5. Let what you’re photographing come to you. Let it show itself. Which comes back to listening, paying attention. If you’re being ever so busy choosing the subject according to your mind’s dictates and you’re moving around to get the ‘right’ angle, you’ll miss what is whispering that it needs to be shown to the world. Stop. Listen. Be aware. Make the photograph about something other than yourself and the ego that wants to be praised for being the best photographer in the world. Be a servant of what needs to be shown.

For more details and explanation about how to be a good photographer – and good at life – click the ‘buy’ button on this page or go to to download my video series.

Capturing What People Don’t Talk About – a strange title for a video series

It is indeed a strange title, not just for a video series in general but for one that uses photography as an example of what people don’t talk about.

So, why did we choose this title? Several reasons.

The first is that when you photograph something, you ‘capture’ it. In my case, everything I photograph captures more than an image. It captures an essence. The essence of the subject. The intrinsic energy of the subject.

As I point out in the series, everything has energy. Everything, even an old chair or a broken jug, emits an energy. And, that energy or essence has a message for the person who becomes aware of it.

The message is usually: “You share this essence. In our innermost selves, we are all the same. We are connected. My broken edges, says the jug, feel like your broken edges. I have compassion for your broken edges, as you do for mine.”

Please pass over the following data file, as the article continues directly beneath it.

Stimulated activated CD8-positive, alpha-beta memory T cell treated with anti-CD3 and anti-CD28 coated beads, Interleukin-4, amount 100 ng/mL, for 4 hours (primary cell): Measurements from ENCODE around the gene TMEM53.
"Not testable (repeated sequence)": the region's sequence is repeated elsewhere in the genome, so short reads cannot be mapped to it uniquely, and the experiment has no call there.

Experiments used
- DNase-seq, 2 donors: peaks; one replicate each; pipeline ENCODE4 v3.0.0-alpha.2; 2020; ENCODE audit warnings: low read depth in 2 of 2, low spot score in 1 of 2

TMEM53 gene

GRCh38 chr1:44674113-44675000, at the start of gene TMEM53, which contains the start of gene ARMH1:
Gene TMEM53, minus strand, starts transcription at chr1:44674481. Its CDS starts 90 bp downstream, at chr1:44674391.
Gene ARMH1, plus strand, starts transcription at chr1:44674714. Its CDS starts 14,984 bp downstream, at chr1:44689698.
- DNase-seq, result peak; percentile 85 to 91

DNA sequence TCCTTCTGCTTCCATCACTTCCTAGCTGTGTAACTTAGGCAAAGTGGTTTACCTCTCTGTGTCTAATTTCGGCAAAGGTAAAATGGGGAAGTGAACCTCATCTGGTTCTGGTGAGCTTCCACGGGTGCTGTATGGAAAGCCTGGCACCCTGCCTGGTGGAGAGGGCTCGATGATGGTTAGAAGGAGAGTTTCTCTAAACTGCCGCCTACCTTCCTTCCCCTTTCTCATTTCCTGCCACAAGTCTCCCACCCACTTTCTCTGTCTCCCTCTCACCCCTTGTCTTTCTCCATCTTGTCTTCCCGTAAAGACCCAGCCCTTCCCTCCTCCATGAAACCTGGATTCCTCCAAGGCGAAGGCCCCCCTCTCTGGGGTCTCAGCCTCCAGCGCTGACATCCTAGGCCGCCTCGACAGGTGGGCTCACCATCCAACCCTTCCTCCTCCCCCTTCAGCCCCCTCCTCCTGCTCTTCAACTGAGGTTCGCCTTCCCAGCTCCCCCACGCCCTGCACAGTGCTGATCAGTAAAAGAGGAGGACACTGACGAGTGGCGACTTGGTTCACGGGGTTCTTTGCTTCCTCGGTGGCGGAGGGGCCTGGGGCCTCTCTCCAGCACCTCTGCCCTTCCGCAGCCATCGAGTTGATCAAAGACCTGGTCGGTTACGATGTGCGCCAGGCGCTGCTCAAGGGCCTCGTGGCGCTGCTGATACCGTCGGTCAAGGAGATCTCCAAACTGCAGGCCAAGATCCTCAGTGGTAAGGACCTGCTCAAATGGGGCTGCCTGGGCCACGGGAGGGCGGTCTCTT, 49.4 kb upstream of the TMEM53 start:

My ability to tune in to and capture essence is what makes people buy my photographs. They feel a connection from themselves to the essence of the subject. The image reminds them of something they have lost along the way. Usually a self awareness, an understanding of their own essence.

And that’s what we don’t talk about. Essence. Whether in ourselves or others. The topics of emotions, energy (in the sense of spirit), and spiritual journeys are more or less taboo in modern society.

Sure, you can find them on Google if you are determined enough.

But, they’re not part of our everyday conversations or our daily lives. They’re not taught at school. We’re not taught about our innermost selves along with reading, writing, biology, history, and geography.

There is no school subject called ‘energy’. Certainly not as energy relates to our spiritual existence. There is no place in our lives for that most important part of ourselves – our Self, our spirit, our emotions, our personal energy.